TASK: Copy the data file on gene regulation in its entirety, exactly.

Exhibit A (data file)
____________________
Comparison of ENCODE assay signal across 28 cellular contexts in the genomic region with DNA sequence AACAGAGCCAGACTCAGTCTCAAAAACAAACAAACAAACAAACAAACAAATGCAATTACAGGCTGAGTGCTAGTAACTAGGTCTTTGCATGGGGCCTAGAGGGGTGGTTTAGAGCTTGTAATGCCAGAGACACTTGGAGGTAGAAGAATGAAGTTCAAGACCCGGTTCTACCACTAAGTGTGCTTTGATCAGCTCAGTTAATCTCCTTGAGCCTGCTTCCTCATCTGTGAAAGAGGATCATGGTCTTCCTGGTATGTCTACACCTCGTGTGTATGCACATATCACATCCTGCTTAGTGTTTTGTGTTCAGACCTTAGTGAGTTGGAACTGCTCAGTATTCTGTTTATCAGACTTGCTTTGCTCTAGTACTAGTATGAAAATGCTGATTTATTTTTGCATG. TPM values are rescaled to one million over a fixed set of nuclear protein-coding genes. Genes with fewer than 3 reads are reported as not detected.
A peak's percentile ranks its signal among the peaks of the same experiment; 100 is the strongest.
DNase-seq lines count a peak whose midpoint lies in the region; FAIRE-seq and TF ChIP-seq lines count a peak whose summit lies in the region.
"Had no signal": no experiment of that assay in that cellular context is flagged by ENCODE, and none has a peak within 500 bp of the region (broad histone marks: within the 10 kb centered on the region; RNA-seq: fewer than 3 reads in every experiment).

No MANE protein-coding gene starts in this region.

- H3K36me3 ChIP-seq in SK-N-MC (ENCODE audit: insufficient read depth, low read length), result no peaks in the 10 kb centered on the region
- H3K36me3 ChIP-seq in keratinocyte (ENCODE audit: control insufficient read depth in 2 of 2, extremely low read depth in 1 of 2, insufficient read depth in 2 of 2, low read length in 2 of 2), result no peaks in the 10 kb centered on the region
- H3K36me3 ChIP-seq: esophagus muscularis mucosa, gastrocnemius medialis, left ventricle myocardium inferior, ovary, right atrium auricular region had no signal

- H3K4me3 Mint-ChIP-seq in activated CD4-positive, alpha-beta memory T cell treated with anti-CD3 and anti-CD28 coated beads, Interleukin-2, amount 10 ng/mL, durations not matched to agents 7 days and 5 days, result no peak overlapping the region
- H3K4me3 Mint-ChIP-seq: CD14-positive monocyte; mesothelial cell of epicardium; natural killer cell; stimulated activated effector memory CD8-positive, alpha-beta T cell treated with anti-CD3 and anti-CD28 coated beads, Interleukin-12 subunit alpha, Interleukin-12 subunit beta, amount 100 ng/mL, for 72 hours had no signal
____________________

Comparison of ENCODE assay signal across 28 cellular contexts in the genomic region with DNA sequence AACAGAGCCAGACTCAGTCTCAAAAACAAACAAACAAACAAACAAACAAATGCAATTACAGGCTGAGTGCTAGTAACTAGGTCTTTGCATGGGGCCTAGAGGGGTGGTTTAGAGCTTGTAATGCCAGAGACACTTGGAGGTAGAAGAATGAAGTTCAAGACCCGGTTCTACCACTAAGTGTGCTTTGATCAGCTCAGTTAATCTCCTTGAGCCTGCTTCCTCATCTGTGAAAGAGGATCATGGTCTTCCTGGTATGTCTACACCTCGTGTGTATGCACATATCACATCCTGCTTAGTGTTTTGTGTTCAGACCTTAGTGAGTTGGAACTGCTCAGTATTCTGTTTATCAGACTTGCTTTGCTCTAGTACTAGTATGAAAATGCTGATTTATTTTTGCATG. TPM values are rescaled to one million over a fixed set of nuclear protein-coding genes. Genes with fewer than 3 reads are reported as not detected.
A peak's percentile ranks its signal among the peaks of the same experiment; 100 is the strongest.
DNase-seq lines count a peak whose midpoint lies in the region; FAIRE-seq and TF ChIP-seq lines count a peak whose summit lies in the region.
"Had no signal": no experiment of that assay in that cellular context is flagged by ENCODE, and none has a peak within 500 bp of the region (broad histone marks: within the 10 kb centered on the region; RNA-seq: fewer than 3 reads in every experiment).

No MANE protein-coding gene starts in this region.

- H3K36me3 ChIP-seq in SK-N-MC (ENCODE audit: insufficient read depth, low read length), result no peaks in the 10 kb centered on the region
- H3K36me3 ChIP-seq in keratinocyte (ENCODE audit: control insufficient read depth in 2 of 2, extremely low read depth in 1 of 2, insufficient read depth in 2 of 2, low read length in 2 of 2), result no peaks in the 10 kb centered on the region
- H3K36me3 ChIP-seq: esophagus muscularis mucosa, gastrocnemius medialis, left ventricle myocardium inferior, ovary, right atrium auricular region had no signal

- H3K4me3 Mint-ChIP-seq in activated CD4-positive, alpha-beta memory T cell treated with anti-CD3 and anti-CD28 coated beads, Interleukin-2, amount 10 ng/mL, durations not matched to agents 7 days and 5 days, result no peak overlapping the region
- H3K4me3 Mint-ChIP-seq: CD14-positive monocyte; mesothelial cell of epicardium; natural killer cell; stimulated activated effector memory CD8-positive, alpha-beta T cell treated with anti-CD3 and anti-CD28 coated beads, Interleukin-12 subunit alpha, Interleukin-12 subunit beta, amount 100 ng/mL, for 72 hours had no signal